Rays 2019: Will Ryne Stanek go down in history as a pitcher who changed baseball?

Being an ‘opener’ wasn’t exactly Ryne Stanek’s baseball dream. For now he’s rolling with it.
Ryne Stanek (55) throws during the second inning of the Tampa Bay Rays spring training game against the Toronto Blue Jays on March 12, 2019 at Dunedin Stadium in Dunedin, Florida.  MONICA HERNDON | Times
Ryne Stanek (55) throws during the second inning of the Tampa Bay Rays spring training game against the Toronto Blue Jays on March 12, 2019 at Dunedin Stadium in Dunedin, Florida. MONICA HERNDON | Times
Published March 22, 2019|Updated March 22, 2019

PORT CHARLOTTE — Ryne Stanek is a free spirit. Life flows from him like his mane of hair, his apostle look. Stanek approaches things a little differently.

“I feel like I’m kind of a goofy cat, just always messing around,” Stanek said. “I never take myself or anything too seriously.”

Baseball has caught up with him.

So, when Rays manager Kevin Cash and pitching coach Kyle Snyder approached Stanek last season about starting games after Rays closer Sergio Romo started the fad in May, the rookie right-hander embraced it.

“It’s definitely weird,” Stanek said. “I was just going out there, pitching as I was told, trying to establish myself as a big-league ballplayer. I’m not going to say it’s not cool. It’s pretty cool. I’ve always been a quirky kind of guy. This fits kind of me being kind of weird.”

Stanek has a fan in Atlanta, Ga. The fan is 70 years old and was part of a first himself: Ron Blomberg, who, playing for the New York Yankees on April 6, 1973, became the first designated hitter in Major League Baseball history.

“It’s good to be first,” Blomberg said by telephone. “I screwed up the game in 1973. But now, with Edgar Martinez making the Hall of Fame, I become a whole player now. Who ever thought the DH would last this long? That kid (Stanek) ought to go with it, enjoy it. It’s history, after all.”

Someone asked Ryne Stanek if he knew of Ron Blomberg.

“Is he with CNN?” Stanek said.

But Stanek gets the idea. Maybe that’s why he was all in when the Rays asked him to star in a marketing video this spring where he “opens” the stadium ticket office, busy, busy, busy, and posts a sign “Coffee is for openers.”

“He’s gotten attention,” Cash said with a grin. “Too much. Way too much.”

Stanek became the poster boy/lab rat for the opener. Romo might have gone first, but Stanek and his four-seam fastball that can hit triple digits were the meat of the order. He made 59 appearances in 2018, but only 30 in relief. He pitched only 66.1 innings but made 29 starts. His first-inning ERA was 2.22. Stanek became the first pitcher with at least 25 starts and 25 relief appearances in a season since household name Hugh Mulcahy did it for the Phillies in 1937. Those were the days.

“I feel like it gained me more infamy on Twitter,” Stanek said. “Just a lot of people saying, ‘Oh, this is stupid.’ ”

In the end, the New York Times labeled the 6-foot-4 Stanek as “an athlete who changed his sport,” along with a few others, including Kansas City Chiefs quarterback and NFL MVP Patrick Mahomes.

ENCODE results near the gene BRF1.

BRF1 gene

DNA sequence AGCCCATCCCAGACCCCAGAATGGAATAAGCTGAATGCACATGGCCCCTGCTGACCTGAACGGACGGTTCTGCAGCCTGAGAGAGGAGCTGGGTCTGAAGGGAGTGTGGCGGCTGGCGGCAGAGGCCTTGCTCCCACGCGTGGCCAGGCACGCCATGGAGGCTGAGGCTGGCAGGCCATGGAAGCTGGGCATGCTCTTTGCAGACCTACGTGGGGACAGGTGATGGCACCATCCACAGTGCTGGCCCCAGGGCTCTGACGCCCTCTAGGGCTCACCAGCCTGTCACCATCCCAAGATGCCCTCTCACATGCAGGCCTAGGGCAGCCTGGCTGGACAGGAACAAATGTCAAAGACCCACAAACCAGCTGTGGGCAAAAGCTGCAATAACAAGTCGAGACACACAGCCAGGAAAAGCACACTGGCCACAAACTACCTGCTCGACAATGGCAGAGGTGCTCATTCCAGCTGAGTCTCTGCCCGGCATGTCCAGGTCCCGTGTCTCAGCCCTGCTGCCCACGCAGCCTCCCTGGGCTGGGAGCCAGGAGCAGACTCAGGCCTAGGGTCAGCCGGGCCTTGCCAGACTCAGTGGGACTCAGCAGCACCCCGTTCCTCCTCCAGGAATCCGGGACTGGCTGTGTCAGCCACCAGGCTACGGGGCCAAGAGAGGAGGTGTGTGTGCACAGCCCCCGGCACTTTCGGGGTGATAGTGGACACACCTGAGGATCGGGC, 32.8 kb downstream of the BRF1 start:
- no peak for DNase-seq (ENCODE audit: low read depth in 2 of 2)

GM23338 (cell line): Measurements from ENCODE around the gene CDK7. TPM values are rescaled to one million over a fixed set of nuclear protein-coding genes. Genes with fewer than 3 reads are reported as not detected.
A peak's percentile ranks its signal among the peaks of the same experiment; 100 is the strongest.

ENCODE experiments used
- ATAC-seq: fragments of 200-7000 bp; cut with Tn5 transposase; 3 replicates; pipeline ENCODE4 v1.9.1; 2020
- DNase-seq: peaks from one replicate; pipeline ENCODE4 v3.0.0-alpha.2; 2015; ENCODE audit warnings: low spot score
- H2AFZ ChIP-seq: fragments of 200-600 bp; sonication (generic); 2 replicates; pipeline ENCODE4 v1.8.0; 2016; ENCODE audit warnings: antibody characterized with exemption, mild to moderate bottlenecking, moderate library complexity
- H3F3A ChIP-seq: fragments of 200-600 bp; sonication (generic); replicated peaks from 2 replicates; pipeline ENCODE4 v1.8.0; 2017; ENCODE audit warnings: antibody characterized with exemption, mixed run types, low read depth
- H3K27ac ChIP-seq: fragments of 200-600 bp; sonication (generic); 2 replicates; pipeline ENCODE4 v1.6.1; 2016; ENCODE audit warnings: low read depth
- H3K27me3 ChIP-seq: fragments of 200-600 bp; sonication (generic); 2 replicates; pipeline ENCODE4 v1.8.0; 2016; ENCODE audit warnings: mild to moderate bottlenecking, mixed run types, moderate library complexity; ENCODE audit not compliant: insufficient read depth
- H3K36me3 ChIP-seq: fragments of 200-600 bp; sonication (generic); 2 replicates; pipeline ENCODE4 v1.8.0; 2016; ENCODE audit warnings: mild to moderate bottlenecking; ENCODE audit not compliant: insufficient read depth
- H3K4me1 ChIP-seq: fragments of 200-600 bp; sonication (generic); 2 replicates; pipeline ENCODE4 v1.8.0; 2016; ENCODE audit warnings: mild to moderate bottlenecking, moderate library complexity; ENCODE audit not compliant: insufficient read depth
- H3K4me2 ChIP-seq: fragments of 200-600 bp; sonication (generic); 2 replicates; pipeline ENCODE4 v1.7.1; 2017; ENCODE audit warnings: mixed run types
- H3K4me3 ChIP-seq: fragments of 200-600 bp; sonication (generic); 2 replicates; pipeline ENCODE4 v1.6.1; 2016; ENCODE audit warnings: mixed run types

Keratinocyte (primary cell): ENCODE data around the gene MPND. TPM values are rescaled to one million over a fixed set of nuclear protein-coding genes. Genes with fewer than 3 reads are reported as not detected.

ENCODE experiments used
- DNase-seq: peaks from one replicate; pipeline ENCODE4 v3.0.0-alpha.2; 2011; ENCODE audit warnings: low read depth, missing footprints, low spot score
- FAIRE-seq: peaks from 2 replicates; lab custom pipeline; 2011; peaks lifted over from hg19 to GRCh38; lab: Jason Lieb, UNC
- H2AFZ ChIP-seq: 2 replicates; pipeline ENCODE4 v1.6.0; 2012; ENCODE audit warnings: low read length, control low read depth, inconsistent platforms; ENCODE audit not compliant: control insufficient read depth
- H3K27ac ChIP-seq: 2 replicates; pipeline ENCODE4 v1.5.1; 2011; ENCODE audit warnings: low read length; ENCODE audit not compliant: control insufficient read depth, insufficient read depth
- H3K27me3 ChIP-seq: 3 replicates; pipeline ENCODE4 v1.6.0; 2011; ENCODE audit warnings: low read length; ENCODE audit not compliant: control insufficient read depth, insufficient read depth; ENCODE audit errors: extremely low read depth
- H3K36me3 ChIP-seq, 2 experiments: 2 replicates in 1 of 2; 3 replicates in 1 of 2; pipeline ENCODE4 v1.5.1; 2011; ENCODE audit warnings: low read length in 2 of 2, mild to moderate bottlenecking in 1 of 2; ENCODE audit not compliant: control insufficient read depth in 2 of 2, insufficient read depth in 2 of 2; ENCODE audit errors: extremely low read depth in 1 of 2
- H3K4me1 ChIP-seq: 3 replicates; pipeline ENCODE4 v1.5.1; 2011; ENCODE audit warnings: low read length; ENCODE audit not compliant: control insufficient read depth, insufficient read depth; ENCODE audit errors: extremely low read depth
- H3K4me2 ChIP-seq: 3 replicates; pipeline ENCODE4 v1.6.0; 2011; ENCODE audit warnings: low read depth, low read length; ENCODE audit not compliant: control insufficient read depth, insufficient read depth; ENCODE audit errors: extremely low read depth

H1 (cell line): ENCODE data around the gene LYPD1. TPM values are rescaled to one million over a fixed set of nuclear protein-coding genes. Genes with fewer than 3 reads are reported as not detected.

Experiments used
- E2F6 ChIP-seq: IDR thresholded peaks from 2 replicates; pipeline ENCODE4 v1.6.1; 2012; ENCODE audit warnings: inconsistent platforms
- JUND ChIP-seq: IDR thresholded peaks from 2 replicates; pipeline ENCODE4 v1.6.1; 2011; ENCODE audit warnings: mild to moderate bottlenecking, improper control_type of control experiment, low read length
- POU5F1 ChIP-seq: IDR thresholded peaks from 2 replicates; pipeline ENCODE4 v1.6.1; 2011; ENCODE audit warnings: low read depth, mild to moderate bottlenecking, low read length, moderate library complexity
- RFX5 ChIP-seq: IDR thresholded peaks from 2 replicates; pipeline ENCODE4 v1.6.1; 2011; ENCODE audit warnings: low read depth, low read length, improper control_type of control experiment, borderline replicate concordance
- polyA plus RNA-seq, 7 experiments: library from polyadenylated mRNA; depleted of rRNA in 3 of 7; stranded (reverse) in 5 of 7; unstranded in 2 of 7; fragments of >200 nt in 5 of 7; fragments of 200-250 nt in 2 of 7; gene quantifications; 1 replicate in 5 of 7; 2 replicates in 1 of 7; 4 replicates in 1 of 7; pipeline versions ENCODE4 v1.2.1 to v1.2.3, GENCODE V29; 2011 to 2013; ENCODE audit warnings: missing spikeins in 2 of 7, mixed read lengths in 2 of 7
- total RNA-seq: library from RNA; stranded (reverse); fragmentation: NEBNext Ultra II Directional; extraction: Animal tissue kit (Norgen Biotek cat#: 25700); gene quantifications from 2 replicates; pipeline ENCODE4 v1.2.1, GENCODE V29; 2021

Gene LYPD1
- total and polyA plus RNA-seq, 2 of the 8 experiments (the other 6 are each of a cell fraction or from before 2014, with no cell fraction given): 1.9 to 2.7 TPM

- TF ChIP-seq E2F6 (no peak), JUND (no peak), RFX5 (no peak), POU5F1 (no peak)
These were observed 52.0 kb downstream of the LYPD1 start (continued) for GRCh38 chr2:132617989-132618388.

“That’s crazy company,” Stanek said.

He added, “I didn’t really have any honest idea what to think of it at first. Okay, we’re going to try this and see how it goes. By the end of the year, we’d done it 50 times and won a bunch of games that way. This is a legitimate thing.”

Stanek’s longest “start” lasted two innings but taught him a lesson. The 27-year-old began his career as a starter after being selected in the first round of the 2013 draft, but assumed his starting days were over when he moved to the bullpen in Double-A ball.

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He held starter’s dreams most of his life, to be a Verlander, a Scherzer.

“That’s what I wanted to do, be the guy,” Stanek said.

And he is, in his own way, with a simple goal:

“I know I’m not getting the W. I go in thinking the only thing I can get is the L. So, don’t get the damn L. At least it’s not weird anymore. If you have success doing whatever you do, is that really a bad thing? That’s my attitude. If you’re doing well, why does it matter?”

An Athlete Who Changed His Sport.

“It’s funny more than anything.” Stanek said. “I just roll with it.”

It’s nothing new. Stanek was born in St. Louis and grew up a Cardinals fan, so naturally he was named for Cubs Hall of Fame second baseman Ryne Sandberg. Go figure.

So, opener falls right into line.

He is a video game and movie nerd. He likes all kinds of music: rap, rock, classical.

“I don’t like country,” Stanek said. “It all sounds the same. I like variety.”

He does openers at restaurants.

“I always get an appetizer. When’s the last time you had a bad appetizer?”

Favorite opening line to women he meets? “I just say, ‘Wassup?’ ”

Blomberg, whom the Yankees selected first in the 1967 draft, played eight years in the majors and was known for his goofy fun-loving ways. After retiring, he worked in baseball for years and still goes to New York for team events and fantasy camps. In 2006, he wrote a book, The Designated Hebrew. He still carries a business card that says, “First DH in major league history.” Being the first still matters.

Stanek was such a good opener last season that he might not be one quite as much this season.

“He’s going to open some games, but I hope that he’s maybe, in a way, graduated past that,” Cash said. “It would be nice to have 98 (mph) pitching with confidence in the seventh, eighth and ninth.”

Sometimes after seasons Stanek works on his grandparents’ farm. Mornings begin with feeding cows.

Related: RELATED: More from Martin Fennelly

But there’s an opener there, too.

“Yeah there is, the rooster,” Stanek said.

Ryne Stanek nickname alert: The Rooster.

“Well, that doesn’t sound bad,” Stanek said.

Contact Martin Fennelly at or (813) 731-8029. Follow @mjfennelly.